Furniture in Public Collections in Canada / La Collection Nationale de Mobilier - Fortress of Louisbourg National Historic Park

Furniture in Public Collections in Canada / La Collection Nationale de Mobilier

Fortress of Louisbourg National Historic Park

Rosemary Hutchison
Curator of Furnishings at Fortress of Louisbourg National Historic Park

1 The collecting of antiques and reproduction for the furnishings programme at the Fortress of Louisbourg began in earnest seven years after reconstruction started. Since the first shipment of antiques arrived from France in 1968, the collection has grown to a total of over 6,000 individual pieces. Most were purchased in France through the efforts of Jean Palardy; others were bought locally or donated by individuals. Styles of furniture, tableware, and other artifacts range in age from Louis ⅩⅢ of the mid seventeenth century to early Louis ⅩⅤ of the 1730s and 1740s. The basic guideline for early purchases was the group of period inventories for buildings reconstructed on the site. Some of these inventories — for example that of Governor Duquesnel, dated 1744 — provide complete details of individual items. Researchers have attempted to follow these inventories closely in furnishing such buildings as the King's Bastion Barracks, the Engineer's House, the DeGannes House, and the Grandchamp properties.

2 The collection is not one of upper class, eighteenth-century furnishings in the style of Versailles. Louisbourg is a living, outdoor museum which attempts to present to the visitor a cross-section of an historical community. Pieces of high style are not numerous, but among them are outstanding examples of superior design and craftsmanship. A very fine Cresson-style sofa (fig. 1) is located in the governor's apartments. Somewhat later in style are a bombé chest of drawers and a black lacquered desk on display in the governor's salon. The chest's curved front and sides and its fine, decorative scrollwork typify the later Régence style. The desk is of fruitwood with a slant-front lid covering rows of pigeonholes used for classifying and storing documents. The black lacquer finish was commonly used on finer eighteenth-century furniture. Both pieces have retained their original brass hardware. Around them are an arrangement of light, elegant, white- and gold-painted Louis ⅩⅤ chairs and above the ensemble hangs a large, elaborate, Louis ⅩⅤ chandelier with its original crystals.

Fig. 1. Sofa (length 193.8cm, width 105cm, height 65cm), carved fruitwood with cut silk velvet upholstery. This is an excellent Régence piece which, while retaining some of the understructure common in earlier styles, has much of the elegant, curved appearance so characteristic of later Louis ⅩⅤ pieces. Cat. no. BL.68.1.439.
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(Photo: Fortress of Louisbourg, uncatalogued.)

3 The collection also contains a few items which could have belonged to the original residents. An armoire (fig. 2) in the King's Bastion Barracks was discovered in the 1920s in the old town of Louisbourg by Senator J. MacLennan, a notable early historian of Louisbourg. Its construction is typical of simple French pieces of the early eighteenth century and the family who owned it believed that it was originally from Louisbourg. A bonne femme armchair with ladder back and straw seat, of similar vintage, was found in Arichat on Isle Madame, Cape Breton. These were part of the MacLennan collection which was started in the 1920s by Senator MacLennan and his daughter Catherine. The MacLennans were instrumental in setting up the early museum on the fortress site. Their collection of original and reproduction furnishings, tools, weapons, and prints were the first contact that many Cape Bretoners had with the eighteenth-century French community and did much to develop local awareness of the significance of this site. The MacLennan collection, still held in Louisbourg, and the museum building which formerly housed it make a fascinating study in themselves.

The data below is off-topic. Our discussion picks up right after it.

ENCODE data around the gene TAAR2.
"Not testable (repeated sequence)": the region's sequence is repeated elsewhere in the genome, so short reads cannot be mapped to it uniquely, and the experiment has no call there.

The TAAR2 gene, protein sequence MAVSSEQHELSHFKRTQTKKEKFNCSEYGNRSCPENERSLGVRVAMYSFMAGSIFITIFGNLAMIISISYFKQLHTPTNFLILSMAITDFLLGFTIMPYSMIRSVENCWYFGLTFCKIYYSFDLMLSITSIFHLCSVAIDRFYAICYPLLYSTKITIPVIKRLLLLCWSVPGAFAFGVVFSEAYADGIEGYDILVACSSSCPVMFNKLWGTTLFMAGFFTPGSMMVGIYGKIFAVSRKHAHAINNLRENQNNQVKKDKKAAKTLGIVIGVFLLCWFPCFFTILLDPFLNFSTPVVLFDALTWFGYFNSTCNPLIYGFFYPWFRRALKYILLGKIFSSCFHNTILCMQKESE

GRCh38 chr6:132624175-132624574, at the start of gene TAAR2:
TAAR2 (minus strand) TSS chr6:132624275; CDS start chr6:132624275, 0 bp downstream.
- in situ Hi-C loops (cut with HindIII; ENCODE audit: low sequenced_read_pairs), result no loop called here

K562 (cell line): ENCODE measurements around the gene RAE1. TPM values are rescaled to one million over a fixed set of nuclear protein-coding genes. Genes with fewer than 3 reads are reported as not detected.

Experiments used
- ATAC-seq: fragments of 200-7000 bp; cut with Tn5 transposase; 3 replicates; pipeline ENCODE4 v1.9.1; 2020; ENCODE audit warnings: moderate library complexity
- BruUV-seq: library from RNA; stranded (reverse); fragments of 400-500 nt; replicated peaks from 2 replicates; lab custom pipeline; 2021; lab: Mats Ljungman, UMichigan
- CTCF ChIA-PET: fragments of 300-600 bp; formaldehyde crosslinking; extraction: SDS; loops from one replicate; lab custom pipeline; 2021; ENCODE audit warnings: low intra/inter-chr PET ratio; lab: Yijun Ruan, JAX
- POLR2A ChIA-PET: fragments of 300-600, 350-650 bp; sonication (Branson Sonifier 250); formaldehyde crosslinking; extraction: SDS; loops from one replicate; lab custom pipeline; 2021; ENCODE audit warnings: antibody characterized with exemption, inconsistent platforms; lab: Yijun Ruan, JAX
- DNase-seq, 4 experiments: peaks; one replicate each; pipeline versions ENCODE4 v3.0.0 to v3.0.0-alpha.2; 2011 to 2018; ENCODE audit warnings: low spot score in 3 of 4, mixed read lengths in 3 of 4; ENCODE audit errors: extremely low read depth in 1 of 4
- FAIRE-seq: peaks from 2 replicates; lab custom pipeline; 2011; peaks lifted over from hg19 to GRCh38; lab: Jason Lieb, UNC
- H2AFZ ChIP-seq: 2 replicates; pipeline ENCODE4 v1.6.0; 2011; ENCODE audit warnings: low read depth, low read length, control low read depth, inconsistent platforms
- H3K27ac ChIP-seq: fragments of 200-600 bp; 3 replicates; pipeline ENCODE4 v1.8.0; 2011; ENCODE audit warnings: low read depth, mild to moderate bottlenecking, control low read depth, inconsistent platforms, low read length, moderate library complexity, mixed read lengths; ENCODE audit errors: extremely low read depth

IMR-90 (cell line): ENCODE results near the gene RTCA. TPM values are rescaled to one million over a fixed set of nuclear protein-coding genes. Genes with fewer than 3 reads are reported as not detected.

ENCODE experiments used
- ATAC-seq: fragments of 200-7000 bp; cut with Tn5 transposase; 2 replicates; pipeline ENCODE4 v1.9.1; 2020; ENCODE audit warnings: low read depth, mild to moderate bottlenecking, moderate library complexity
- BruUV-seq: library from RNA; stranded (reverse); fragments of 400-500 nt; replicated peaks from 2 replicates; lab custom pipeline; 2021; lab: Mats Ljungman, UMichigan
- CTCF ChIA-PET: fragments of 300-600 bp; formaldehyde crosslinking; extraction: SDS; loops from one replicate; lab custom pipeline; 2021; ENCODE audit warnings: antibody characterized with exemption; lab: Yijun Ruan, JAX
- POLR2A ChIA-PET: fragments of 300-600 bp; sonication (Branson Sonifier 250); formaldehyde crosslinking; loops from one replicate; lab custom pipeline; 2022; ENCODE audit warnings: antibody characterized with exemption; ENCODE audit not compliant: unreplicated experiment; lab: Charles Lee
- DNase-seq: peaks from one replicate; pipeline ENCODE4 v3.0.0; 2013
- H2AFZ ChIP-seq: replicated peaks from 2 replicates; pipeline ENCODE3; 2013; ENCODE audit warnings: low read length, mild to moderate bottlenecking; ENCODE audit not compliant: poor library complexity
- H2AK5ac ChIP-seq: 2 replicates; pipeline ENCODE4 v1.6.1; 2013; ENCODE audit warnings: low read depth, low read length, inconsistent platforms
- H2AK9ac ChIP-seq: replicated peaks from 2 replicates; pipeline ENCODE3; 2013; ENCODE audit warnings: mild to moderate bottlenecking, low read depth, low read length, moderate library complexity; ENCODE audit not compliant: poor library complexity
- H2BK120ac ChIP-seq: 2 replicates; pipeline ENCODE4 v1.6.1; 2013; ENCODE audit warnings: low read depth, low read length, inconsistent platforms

Fig. 2. Armoire (height 190cm, width 144cm, depth 61cm), spruce. Uncatalogued.
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(Photo: Fortress of Louisbourg, uncatalogued.)

4 The greater portion of the furnishings collection, however, is French provincial or traditional. The styles are not always recognizable as Louis ⅩⅢ or Louis ⅩⅤ though certain elements of these styles can be found. These comprise the major groups of household items: sturdy kitchen tables with deep storage drawers, large pine armoires with a variety of panel decoration, and straight ladder-back chairs with straw seats. Together with a wide range of iron utensils for cooking and lighting, tools for the trades represented among Louisbourg's inhabitants, coarse earthenware and faience for table use, and pewter both culinary and decorative, they complete the presentation of Louisbourg's houses as they would have appeared in the 1740s. Not all are antique. Where gaps have occurred in the availability of appropriate antiques research has enabled the reproduction of furnishings by skilled local craftsmen. The number of reproductions, all of which are marked as such, will continue to grow over the coming years as research based on documentary sources, the artifact collection, and iconographie materials is concentrated on the furnishings programme.

Rosemary Hutchison